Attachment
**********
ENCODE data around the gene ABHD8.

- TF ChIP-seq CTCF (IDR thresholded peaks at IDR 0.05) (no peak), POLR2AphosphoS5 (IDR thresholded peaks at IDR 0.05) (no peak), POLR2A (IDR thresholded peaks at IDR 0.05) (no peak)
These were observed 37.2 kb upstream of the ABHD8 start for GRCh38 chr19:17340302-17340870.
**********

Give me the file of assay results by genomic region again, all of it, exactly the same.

ENCODE data around the gene ABHD8.

- TF ChIP-seq CTCF (IDR thresholded peaks at IDR 0.05) (no peak), POLR2AphosphoS5 (IDR thresholded peaks at IDR 0.05) (no peak), POLR2A (IDR thresholded peaks at IDR 0.05) (no peak)
These were observed 37.2 kb upstream of the ABHD8 start for GRCh38 chr19:17340302-17340870.